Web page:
This family had two riding horses, one a handsome, fast sorrel mare, and the other a blind, overweight “Indian” pony, named Pinky. Pinky’s eyes were blank and glassy, but one was blue. He was white and his pink skin showed through, which is probably how he got his name. If he wasn’t an albino (who often are blind), he was close to it. The sorrel I would gallop around a pasture where she would attempt to rub me off against the fence while spinning so she could make a break for the barn.

Pinky was a step down in prestige, but was easier to catch. If you’ve never ridden an overweight equine, let me explain. When he galloped, or attempted to, his breath expelled with very loud heaving noises, especially when the three children on his back came down out of the air to make contact in sequence. Because Pinky was so fat, the saddle girth wouldn’t fit, so we rode him bareback. Away we'd go, along busy Route 72, always with two or three children atop, with cars whizzing by, many honking their horns to see if they could startle the horse. As Pinky would hesitate and balk, confused by the noise, the gravel, and holes in the dirt, we kids would slip-slide back and forth on his sweaty back, our thigh muscles burning, hanging on to his mane, the reins, and each other for dear life.

Mother would have had nightmares had she known. It’s a mystery to me that I don’t.

Readers and other Monday Memory contributers: 1. Lady Bug , 2. Katherine 3. Scouser, 4. Lazy Daisy, 5. D, 6. Beckie 7. Rowan, 8. Ocean Lady , 9. Darianna,10. Kdubs 11. Shelli, 12.
Renee,13. Libragirl 14. FrogLegs 15. Jen
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Anonymous said...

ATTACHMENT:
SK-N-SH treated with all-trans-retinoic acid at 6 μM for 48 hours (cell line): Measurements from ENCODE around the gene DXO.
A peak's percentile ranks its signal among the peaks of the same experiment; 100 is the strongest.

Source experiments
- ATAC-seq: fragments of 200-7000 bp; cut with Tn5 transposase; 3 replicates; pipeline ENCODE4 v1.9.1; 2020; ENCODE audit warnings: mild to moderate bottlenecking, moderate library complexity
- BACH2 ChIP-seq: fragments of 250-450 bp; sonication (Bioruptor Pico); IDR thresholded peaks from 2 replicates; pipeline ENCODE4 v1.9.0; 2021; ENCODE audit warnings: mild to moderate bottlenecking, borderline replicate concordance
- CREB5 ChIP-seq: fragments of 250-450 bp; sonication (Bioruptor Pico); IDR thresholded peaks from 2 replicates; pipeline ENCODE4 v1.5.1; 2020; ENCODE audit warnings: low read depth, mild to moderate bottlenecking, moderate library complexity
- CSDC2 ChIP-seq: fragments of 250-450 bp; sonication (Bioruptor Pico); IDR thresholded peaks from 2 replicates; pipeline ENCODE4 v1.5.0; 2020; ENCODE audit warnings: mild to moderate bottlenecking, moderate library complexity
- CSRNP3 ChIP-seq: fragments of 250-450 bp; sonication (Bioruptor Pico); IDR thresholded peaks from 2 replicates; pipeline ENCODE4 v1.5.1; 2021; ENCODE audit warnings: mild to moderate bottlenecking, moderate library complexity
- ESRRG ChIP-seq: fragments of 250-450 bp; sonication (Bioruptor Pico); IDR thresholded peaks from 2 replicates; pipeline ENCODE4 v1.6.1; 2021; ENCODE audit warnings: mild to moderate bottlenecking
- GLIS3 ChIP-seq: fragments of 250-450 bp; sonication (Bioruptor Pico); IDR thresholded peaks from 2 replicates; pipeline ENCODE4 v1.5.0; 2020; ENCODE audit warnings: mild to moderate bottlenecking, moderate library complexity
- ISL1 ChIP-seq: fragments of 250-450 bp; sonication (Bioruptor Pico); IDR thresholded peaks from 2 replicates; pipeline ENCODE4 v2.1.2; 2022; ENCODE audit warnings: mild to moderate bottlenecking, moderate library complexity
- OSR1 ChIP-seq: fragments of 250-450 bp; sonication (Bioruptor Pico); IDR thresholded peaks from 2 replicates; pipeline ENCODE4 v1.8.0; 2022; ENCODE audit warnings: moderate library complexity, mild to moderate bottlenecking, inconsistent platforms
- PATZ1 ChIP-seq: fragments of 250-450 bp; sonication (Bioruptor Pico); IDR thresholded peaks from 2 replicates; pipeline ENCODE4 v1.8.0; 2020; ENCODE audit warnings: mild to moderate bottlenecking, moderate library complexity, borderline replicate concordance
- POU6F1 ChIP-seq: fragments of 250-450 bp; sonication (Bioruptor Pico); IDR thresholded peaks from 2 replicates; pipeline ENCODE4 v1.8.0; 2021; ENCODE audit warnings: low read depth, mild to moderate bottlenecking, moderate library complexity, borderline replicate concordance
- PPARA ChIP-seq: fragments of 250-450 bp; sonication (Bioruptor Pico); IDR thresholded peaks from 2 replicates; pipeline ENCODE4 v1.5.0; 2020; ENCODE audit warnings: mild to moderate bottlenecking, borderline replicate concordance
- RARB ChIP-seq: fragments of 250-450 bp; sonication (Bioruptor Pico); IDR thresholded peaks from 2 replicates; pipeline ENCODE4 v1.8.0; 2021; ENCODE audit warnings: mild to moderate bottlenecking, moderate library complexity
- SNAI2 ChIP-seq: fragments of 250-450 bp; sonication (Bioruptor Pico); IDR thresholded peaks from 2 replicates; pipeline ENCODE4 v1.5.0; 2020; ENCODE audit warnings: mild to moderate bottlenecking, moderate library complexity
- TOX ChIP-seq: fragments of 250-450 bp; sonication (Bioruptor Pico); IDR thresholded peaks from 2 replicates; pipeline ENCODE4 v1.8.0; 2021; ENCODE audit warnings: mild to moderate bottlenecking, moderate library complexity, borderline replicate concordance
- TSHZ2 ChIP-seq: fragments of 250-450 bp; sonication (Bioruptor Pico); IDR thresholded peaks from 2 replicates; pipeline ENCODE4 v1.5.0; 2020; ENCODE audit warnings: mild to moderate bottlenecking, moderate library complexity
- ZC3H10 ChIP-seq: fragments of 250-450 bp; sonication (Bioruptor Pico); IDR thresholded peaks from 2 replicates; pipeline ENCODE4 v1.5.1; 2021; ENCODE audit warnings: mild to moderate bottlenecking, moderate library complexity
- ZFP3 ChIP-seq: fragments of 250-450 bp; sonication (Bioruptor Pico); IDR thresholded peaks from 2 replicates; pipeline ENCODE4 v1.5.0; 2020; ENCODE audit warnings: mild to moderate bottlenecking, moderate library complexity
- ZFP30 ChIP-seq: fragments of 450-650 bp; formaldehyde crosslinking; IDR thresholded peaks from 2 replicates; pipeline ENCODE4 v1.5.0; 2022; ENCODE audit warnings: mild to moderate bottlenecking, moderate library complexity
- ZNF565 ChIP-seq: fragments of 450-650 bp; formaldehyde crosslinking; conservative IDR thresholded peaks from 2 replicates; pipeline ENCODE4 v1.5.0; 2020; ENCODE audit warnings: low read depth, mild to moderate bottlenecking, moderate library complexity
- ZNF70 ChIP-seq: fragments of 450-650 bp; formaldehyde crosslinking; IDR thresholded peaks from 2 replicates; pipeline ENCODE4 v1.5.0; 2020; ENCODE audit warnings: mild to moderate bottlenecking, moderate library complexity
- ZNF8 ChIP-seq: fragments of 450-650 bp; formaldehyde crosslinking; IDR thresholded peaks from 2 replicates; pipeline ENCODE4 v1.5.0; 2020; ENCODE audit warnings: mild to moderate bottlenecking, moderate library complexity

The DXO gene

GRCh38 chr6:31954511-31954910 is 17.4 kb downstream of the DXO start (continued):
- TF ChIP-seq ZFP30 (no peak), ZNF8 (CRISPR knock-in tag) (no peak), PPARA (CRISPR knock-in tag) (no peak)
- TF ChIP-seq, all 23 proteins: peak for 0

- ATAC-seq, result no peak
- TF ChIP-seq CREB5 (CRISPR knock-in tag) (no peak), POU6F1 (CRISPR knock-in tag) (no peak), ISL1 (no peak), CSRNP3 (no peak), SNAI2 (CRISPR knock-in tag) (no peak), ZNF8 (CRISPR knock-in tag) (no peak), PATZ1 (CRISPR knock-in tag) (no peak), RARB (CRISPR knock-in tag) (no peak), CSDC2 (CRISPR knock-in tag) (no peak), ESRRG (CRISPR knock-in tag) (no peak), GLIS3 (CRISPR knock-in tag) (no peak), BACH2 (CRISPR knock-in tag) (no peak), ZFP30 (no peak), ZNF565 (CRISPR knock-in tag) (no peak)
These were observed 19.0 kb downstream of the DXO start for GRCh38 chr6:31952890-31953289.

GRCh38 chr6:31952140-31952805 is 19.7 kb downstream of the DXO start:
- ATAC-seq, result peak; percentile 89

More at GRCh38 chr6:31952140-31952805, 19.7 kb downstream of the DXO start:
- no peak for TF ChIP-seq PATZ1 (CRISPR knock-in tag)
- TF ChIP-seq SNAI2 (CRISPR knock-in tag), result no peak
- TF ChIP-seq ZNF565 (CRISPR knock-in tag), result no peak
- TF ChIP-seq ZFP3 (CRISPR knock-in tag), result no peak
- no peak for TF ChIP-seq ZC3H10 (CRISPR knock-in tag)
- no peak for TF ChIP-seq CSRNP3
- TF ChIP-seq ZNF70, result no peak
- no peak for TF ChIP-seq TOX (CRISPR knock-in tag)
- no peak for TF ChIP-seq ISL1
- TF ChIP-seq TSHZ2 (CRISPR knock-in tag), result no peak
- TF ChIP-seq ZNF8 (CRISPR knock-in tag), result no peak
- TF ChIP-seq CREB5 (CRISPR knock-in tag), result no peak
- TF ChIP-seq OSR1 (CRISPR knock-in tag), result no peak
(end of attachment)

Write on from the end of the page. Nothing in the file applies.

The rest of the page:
Just a quick note to say Hi & thank you for visiting my site. Hope you will come back again.

Ladybug Crossing said...

Love your memory!
It's amazing that any of us are alive today...

Katherine said...

Cool memory! It's amazing what children can do and end up unscathed...I posted a memory today, too.

Lazy Daisy said...

Ahh....those were the good ole days. Love your post. I have one that may make you giggle.

Just D said...

Whoah! Yes, mamma would have nightmares! Geez.. but it sounds fun and sure made for a good memory!

Rowan said...

It's truly amazing that we make it to adulthood. But we do. It sounds like your dangerous memory was worth the risks, though. Thank you for sharing.

Also, thanks for stopping by my memory.

Unknown said...

Great story. I came by early this morning and forgot to comment. Thanks for stopping by.

Anonymous said...

That is a cute picture! :) You are lucky that you got to be around the horses so much. That does sound scary riding Pinky when he was all sweaty like that with other kids and on the road with cars.

Anonymous said...

What a great story with beautirul memories. I love the photo of you, that is awesome.

I don't do the MM yet but have been considering it. Time is a problem for me at the moment.

Have a beautiful week Norma!

monica said...

Oh I love this story and I love this photo!

Susan said...

Great story...makes me think a bit about what my mom would write about her horsey days.

City girls have different ways of express their equine enthusiasm. Several of us loved we pretended to "be" horses...running around the playground in a "herd".

At home, my brother and I would "play horse" by getting down on our hands and feet and trot up and down the hallway of our house. When my dad would rant about "Galloping Liberal Democrats", I thought he was talking about us!